Former New York Comptroller Alan Hevesi walks to a court appearance in Albany, N.Y. Friday, Feb. 9, 2007. Hevesi was was fined $5,000, and sentenced to a term of probation for the unlawful use of a state vehicle and driver by using state employees as drivers and personal assistants for his wife. He had pleaded guilty to a federal charge of defrauding the government. The 66-year-old Queens Democrat appeared nearly two months after he resigned amid the scandal that broke during his successful re-election campaign. ( (AP Photo/Tim Roske)
Former New York state Comptroller Alan Hevesi may plead guilty to a felony corruption charge for his role in the pay-to-play scandal involving the state's multibillion dollar pension fund.
Published reports say Hevesi could enter the plea as early as Tuesday morning.
State Attorney General Andrew Cuomo's office says no agreement has been reached.
Hevesi controlled the pension fund until his resignation in 2006 when he pleaded guilty to a felony. The probe focused on whether Hevesi’s friends, family and associates sold access to the state’s $125 billion pension fund to reward friends and partners, pay back political favors, and pocket millions for themselves.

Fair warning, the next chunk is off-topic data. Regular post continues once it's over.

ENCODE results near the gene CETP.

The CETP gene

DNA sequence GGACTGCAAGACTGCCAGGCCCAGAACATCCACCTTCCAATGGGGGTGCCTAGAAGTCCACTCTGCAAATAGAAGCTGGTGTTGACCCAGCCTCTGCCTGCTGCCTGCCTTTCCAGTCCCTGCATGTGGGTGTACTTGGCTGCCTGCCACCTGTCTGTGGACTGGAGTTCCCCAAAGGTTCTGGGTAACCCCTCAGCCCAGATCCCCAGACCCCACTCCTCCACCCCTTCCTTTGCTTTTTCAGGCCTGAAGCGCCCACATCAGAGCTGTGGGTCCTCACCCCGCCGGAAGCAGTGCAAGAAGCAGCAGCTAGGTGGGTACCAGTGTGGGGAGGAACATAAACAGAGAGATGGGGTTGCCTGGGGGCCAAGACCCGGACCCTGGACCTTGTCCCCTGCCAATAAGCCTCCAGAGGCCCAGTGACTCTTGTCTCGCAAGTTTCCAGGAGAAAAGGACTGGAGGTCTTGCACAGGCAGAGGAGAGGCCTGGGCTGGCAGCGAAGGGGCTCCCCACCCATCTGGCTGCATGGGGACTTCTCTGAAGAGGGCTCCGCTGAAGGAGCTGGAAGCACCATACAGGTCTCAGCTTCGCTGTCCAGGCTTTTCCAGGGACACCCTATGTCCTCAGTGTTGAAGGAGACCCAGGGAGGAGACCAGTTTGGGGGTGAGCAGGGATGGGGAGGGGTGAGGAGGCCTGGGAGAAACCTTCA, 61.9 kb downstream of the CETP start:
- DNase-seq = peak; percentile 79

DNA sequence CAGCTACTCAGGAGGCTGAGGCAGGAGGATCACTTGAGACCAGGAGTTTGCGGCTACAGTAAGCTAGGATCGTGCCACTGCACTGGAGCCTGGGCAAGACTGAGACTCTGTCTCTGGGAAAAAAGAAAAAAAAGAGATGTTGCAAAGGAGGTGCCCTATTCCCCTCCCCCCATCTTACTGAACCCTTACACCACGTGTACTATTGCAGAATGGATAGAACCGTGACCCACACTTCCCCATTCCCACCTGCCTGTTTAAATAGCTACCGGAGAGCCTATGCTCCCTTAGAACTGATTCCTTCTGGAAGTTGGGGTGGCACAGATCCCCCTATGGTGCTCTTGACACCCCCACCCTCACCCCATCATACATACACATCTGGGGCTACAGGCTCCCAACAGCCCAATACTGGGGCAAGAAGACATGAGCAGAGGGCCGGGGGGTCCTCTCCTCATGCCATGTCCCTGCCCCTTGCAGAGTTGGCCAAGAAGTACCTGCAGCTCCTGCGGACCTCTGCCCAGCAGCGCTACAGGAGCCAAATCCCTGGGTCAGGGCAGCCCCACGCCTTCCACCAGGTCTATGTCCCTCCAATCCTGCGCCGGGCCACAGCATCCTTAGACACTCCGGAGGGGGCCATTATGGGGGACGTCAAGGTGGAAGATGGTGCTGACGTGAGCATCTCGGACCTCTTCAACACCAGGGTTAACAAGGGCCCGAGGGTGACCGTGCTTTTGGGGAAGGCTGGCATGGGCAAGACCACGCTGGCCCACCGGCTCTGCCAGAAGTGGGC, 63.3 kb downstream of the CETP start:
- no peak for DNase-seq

Hevesi has previously admitted using state workers to chauffeur his wife. New York's pension fund is one of the world's largest.
The pension investigation, conducted the Attorney General's office is one of the longest running in Albany and came to symbolize the ethically troubled culture of the capital, the New York Timesreported today.
Earlier this month, Cuomo reached a million-dollar settlement with Bill White, a former president of the Intrepid Sea, Air and Space Museum in New York City who raised funds for Hevesi.
Cuomo has said White was involved in a $2 million payment from the pension fund to a business he was affiliated with.
White says through a spokesman that he was pleased to put the matter behind him and will help Cuomo make reforms in the state pension system.
Under the agreement, White has agreed to pay the state $1 million and abide by Cuomo's code of conduct in future dealings.